California Receives Lion’s Share in National Settlement with Drug Maker GlaxoSmithKline
Earlier this month, GlaxoSmithKline, one of the world’s largest pharmaceutical companies, agreed to pay $105 million to settle claims that it illegally promoted off-label uses of the antidepressants Paxil and Wellbutrin and the asthma drug Advair. California will receive over $7 million in the case, which is the largest share of the 44-state settlement.
The issue in the case was Glaxo’s practice of providing incentive payments to the company’s salespeople, which encouraged them to promote the drug for off-label uses. Another prohibited practice was the drug maker’s use of paid doctors to promote its products.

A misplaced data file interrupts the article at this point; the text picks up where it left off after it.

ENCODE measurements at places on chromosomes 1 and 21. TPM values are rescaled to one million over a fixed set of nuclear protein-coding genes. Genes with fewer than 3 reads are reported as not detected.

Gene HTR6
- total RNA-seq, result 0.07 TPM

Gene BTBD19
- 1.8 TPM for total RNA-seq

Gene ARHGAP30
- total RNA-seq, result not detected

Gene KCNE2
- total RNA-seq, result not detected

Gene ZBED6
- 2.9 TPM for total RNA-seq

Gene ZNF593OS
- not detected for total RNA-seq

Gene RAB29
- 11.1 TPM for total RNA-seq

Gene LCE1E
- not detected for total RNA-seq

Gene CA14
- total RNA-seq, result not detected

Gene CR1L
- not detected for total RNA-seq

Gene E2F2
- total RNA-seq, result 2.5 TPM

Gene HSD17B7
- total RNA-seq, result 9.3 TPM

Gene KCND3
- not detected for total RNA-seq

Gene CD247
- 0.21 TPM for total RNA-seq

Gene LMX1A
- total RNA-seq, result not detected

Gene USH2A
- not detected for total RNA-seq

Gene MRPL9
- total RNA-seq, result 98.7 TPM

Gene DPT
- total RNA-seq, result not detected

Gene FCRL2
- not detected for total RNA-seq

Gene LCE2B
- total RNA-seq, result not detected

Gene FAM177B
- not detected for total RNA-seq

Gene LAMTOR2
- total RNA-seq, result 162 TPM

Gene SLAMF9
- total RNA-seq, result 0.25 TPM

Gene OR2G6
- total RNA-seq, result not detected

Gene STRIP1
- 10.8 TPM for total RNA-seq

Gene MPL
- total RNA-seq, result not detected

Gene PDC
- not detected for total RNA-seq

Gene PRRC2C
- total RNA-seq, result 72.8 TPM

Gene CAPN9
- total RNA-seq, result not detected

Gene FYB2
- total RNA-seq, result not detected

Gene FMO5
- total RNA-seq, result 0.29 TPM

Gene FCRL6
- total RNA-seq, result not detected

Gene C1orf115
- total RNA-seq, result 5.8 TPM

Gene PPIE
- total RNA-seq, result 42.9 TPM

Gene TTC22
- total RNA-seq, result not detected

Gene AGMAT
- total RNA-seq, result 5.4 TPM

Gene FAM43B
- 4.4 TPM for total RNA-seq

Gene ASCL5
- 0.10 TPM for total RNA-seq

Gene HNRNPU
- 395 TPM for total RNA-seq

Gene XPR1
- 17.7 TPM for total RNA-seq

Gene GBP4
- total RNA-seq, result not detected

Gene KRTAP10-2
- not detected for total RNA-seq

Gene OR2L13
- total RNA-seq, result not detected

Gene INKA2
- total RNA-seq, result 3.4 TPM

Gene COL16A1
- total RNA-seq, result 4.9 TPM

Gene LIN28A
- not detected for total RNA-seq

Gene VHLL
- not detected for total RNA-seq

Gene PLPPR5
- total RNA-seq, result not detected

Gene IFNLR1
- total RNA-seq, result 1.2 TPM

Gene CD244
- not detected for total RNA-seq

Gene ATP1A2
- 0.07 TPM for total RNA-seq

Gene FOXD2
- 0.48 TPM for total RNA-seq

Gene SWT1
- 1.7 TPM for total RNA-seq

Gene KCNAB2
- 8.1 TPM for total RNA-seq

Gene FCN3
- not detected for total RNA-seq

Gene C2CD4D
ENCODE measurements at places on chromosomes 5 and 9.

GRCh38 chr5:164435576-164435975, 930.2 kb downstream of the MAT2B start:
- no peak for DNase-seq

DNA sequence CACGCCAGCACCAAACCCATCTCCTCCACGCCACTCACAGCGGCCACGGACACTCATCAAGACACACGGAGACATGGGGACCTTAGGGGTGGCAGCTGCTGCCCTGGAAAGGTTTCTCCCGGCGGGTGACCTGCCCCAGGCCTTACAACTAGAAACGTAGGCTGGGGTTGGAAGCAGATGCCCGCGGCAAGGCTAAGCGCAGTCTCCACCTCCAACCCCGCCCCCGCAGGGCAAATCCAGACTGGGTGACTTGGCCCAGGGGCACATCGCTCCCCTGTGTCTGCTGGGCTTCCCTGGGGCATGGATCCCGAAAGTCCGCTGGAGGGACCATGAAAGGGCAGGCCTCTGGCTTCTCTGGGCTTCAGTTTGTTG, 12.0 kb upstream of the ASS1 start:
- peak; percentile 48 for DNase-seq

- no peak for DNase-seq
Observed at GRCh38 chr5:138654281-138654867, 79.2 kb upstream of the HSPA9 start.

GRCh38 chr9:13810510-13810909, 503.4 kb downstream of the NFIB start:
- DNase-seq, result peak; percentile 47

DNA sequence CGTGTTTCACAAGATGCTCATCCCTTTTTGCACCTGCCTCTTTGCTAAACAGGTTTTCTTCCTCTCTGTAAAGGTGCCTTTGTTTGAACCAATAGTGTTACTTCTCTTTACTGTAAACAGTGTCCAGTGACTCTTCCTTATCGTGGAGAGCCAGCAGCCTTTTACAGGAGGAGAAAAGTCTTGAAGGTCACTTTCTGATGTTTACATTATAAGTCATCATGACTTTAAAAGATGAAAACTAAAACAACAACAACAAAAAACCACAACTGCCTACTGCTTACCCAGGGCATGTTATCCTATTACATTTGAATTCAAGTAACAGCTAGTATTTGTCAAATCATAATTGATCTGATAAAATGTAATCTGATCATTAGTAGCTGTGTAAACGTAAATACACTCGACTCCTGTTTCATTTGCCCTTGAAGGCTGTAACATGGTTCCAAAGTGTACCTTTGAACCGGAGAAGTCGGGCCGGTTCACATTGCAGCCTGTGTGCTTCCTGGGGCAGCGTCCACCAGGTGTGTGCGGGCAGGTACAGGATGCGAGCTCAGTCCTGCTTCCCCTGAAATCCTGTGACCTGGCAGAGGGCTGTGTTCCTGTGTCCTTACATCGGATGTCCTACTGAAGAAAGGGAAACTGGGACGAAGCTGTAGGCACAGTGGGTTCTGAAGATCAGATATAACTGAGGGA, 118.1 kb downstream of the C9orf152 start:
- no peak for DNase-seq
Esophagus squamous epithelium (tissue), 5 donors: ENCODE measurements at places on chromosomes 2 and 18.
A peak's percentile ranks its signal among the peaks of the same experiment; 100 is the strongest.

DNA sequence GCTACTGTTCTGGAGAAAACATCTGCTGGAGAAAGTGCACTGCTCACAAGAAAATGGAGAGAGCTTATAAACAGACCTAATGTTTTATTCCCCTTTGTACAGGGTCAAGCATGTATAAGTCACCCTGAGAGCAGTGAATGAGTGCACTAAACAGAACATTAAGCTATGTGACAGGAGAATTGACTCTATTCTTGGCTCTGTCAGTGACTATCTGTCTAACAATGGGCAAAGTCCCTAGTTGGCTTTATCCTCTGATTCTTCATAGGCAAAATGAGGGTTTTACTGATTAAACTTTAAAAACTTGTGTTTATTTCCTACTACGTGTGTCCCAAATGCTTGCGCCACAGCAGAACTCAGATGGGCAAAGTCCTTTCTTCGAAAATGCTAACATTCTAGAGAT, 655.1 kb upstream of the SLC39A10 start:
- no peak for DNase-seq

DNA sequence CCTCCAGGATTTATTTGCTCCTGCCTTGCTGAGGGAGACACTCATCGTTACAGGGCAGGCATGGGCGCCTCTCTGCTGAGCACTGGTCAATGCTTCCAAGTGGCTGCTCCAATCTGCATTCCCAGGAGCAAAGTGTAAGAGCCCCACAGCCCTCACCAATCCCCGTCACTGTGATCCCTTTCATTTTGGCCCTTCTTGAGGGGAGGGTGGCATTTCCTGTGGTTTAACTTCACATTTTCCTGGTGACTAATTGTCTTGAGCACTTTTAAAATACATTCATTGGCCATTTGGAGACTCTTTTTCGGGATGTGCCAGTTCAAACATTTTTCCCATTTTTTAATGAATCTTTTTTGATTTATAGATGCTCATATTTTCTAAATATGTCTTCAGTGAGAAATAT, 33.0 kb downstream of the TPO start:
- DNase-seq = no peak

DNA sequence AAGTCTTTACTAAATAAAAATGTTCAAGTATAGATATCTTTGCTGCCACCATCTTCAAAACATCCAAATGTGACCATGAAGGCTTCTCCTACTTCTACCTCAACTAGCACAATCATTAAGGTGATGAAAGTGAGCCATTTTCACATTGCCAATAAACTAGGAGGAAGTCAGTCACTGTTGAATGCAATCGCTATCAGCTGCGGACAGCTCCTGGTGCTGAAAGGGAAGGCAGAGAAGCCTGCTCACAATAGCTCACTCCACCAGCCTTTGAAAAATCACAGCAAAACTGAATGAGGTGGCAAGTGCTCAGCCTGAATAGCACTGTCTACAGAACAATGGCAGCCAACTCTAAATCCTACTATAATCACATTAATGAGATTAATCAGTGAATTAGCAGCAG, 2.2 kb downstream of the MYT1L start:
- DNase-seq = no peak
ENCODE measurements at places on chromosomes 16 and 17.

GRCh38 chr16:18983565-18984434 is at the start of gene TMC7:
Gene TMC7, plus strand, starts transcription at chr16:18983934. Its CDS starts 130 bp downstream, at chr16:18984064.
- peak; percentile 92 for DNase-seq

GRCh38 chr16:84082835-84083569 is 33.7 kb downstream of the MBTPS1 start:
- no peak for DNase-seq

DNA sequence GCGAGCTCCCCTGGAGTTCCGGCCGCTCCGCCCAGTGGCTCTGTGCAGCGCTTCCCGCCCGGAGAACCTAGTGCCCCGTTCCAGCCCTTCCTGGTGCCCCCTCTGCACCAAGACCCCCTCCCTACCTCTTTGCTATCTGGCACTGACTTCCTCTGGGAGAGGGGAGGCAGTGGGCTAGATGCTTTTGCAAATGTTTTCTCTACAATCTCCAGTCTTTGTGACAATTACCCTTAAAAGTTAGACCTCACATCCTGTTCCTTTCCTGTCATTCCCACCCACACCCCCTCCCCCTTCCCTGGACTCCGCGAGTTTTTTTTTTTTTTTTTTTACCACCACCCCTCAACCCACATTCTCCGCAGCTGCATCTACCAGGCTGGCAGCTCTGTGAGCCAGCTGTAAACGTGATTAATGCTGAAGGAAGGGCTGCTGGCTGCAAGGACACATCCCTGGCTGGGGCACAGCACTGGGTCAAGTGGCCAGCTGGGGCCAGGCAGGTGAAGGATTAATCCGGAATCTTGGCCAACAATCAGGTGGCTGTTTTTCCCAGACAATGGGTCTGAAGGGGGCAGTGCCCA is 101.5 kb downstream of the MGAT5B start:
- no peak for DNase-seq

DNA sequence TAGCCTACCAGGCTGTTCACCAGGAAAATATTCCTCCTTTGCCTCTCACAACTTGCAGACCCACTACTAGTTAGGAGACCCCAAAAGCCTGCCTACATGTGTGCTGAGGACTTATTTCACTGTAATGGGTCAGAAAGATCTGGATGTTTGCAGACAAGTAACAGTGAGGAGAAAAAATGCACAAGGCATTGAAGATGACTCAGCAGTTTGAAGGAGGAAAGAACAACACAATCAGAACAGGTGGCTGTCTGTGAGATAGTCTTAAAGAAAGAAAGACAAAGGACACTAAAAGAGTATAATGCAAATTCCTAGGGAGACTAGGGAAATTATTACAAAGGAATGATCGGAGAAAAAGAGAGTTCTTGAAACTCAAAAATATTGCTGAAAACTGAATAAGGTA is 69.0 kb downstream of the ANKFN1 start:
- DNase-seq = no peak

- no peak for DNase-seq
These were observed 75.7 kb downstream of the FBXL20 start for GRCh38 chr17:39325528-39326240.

It is not uncommon that after a drug hits the market, some new use for the drug is discovered that it was never developed for and therefore never safety-tested or approved for that use by the U.S. Food and Drug Administration (FDA). For instance, many people may recall the drug Bextra from about ten years ago, which was developed and approved to treat chronic pain. However, it was later heavily marketed to treat acute pain, and at dosage levels that went beyond the initial FDA approval. After users of Bextra for acute pain suffered heart attacks, strokes and other serious side effects, the drug was taken off the market entirely in 2005.
In addition to the huge monetary penalty Glaxo must pay, the Complaint and Stipulated Judgment also requires the pharmaceutical giant to reduce incentive payments in the future and make sure that it does not make any promotional claims that are not FDA-approved or that are false or misleading. Key features of the settlement can be gleaned from the press release issued by California Attorney General Kamala Harris on June 4th announcing the settlement.